The Genographic Project’s first test was to see how much Neanderthal I had in my genes.
Current theories suggest that we derive from Homo heidelbergensis, a species first discovered in 1907 near Heidelberg, Germany – hence the name. This species emerged in Africa and between 400,000 to 300,000 years ago a group migrated north-west out of the continent, at some later stage split into two groups.
Those who migrated west into Europe became known as Neanderthals and those who turned eastward evolved into Denisovans. They are termed Neanderthal merely because their first remains were discovered in the Neander valley, near Dusseldorf in Germany, and Denisovan because they were first discovered in the Denisova cave in Siberia (found in the 1970s but not properly understood until 2008). Both groups have been long extinct.
The stay-at-home Africans, Homo heidelbergensis, later evolved into a new species, Homo sapiens sapiens. Of slender build and bipedal, with an average brain size of 1350cc, homo sapiens sapiens had a rising forehead, very small eyebrow-ridges and a prominent chin – essentially much the same as we are today – and this species represents the only hominid existing today – us!
A number of haplotype mutations have been shown to have taken place within Africa before the next major northward migration. The ice in northern Europe had begun to melt and recede. As Africa became warmer and moister, areas of the Sahara became both passable and habitable. The animals habitually hunted by our ancestors roamed further north and we followed them. These hunters represented the first modern humans to leave Africa. All of us found outside Africa today derive from these groups that left the continent between 70,000 and 60,000 years ago.
This next wave of modern humans would of course have inevitably encountered those earlier migrants, the Neanderthals and Denisovans, during their travels. Neanderthals became extinct between 41,000 and 39,000 years ago. Around the same time as these earlier hominids were becoming extinctm some 40,000 years agom there was another climate change. Drought turned North Africa and the Middle East back into desert, effectively ‘slamming the door’ behind those modern northern migrants for 20,000 years. So my ancestors, maternal and paternal, had set off and could not return to Africa, thus prompting a continuing migration north, east or west.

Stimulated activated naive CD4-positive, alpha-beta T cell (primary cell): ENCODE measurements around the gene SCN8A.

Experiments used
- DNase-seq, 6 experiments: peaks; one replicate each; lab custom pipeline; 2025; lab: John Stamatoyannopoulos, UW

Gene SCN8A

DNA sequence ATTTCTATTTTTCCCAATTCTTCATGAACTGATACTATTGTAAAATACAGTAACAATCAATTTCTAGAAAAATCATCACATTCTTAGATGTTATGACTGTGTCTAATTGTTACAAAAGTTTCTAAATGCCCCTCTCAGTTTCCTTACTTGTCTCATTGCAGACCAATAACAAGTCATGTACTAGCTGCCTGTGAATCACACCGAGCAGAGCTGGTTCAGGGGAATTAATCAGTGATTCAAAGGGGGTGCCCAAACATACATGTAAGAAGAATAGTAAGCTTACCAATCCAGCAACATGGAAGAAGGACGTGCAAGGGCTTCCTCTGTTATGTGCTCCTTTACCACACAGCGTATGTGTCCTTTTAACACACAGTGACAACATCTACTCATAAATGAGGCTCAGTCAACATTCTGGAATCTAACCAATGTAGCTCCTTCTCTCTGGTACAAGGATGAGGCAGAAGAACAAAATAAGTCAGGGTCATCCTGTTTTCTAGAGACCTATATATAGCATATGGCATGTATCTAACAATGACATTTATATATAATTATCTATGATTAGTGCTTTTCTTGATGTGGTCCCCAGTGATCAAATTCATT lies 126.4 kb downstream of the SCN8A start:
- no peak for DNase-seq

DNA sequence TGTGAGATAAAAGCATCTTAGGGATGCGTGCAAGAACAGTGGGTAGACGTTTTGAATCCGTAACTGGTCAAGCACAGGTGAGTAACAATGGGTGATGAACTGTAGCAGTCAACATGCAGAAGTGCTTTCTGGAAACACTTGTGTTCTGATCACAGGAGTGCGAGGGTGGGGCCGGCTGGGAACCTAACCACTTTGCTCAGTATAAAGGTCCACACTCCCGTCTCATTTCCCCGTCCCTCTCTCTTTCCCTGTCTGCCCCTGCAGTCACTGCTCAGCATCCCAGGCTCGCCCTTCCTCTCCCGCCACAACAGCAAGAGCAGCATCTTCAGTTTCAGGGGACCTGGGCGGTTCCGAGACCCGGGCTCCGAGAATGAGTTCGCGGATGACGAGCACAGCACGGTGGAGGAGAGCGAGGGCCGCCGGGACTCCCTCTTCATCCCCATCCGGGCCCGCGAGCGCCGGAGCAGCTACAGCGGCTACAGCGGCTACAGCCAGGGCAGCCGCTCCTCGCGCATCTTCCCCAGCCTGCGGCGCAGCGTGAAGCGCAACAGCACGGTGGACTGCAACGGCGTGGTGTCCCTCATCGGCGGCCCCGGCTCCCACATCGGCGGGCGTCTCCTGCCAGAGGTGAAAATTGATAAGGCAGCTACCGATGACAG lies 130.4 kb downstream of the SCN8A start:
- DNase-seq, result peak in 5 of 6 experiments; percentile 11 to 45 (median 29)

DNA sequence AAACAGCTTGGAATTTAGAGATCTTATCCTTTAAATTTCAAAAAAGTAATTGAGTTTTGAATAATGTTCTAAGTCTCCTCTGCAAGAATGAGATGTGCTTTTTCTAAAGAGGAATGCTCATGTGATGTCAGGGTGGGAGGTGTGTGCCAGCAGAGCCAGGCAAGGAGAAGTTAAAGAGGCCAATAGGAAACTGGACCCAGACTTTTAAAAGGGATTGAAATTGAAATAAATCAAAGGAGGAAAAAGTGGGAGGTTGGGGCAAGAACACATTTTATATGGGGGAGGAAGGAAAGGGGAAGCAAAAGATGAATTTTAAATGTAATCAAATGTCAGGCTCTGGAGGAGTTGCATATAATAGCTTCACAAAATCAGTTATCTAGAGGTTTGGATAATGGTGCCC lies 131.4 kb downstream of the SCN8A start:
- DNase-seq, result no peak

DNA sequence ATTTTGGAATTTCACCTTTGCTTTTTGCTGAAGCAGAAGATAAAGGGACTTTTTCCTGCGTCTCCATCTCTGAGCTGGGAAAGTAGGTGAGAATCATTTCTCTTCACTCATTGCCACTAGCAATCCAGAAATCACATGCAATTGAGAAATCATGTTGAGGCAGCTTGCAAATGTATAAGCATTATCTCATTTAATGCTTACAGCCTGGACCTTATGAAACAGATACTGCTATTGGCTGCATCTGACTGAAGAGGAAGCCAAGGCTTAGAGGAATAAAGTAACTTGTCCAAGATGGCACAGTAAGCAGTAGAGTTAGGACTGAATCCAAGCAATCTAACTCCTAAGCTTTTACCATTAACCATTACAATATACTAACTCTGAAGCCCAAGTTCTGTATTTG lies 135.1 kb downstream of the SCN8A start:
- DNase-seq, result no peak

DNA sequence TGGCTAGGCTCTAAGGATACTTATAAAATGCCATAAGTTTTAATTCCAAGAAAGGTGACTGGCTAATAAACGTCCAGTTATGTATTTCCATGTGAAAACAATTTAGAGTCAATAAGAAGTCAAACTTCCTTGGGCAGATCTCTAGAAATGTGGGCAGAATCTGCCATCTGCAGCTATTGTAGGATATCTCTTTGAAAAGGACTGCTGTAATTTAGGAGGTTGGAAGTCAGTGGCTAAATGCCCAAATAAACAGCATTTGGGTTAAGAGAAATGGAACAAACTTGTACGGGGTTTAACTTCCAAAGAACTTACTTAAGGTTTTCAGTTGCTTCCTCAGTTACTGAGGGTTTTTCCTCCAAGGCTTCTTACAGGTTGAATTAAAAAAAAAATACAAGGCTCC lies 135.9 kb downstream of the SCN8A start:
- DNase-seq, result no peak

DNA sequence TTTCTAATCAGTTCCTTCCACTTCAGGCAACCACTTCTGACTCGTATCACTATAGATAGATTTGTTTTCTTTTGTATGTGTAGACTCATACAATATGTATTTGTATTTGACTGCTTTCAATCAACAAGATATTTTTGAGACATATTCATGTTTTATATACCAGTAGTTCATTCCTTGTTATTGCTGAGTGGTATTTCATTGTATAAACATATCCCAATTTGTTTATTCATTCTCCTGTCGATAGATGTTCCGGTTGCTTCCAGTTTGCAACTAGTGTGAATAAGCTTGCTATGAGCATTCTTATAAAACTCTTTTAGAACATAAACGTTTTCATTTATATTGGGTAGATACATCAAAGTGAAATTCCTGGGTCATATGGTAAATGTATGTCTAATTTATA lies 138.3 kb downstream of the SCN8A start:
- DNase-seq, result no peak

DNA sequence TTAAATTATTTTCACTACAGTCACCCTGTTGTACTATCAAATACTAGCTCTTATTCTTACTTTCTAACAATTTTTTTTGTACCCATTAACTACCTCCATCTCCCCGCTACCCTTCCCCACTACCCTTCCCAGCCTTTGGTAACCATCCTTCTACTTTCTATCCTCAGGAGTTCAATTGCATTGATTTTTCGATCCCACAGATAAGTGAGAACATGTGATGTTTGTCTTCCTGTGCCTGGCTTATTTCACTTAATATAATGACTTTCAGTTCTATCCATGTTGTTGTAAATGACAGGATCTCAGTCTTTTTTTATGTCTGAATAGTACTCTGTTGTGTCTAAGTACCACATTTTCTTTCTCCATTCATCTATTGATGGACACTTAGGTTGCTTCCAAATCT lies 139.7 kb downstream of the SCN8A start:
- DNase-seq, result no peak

However, there is evidence that there was ancestral interbreeding with the Neanderthals and Denisovans before their extinction. Most Europeans and Asians carry a memento of these (much maligned!) hominins; between 1% and 4% of their DNA is Neanderthal.
I’m not sure I should feel joy but I should mention my contentment that I prove to be down at the bottom end of that scale, my DNA being just 1.2% Neanderthal. I am also low compared with the Genographic Project’s current average of 2.1%. Perhaps it was just that my antecedents were late-arrivals or not very good at mixing with the neighbours?
My haplogroups have been tested and suggest I am R-Z8 (paternal) and K2A (maternal) – more below.
Of all those (when I last checked, some 740,000+) who have submitted material to the Genographic Project, I appear to be relatively unusual in that my paternal RZ-8 haplogroup is shared with only 2.8% (1 in 36) of the participants and my maternal K2A with just 0.3% (1 in 333).
Nice to feel special, but let’s look a little deeper.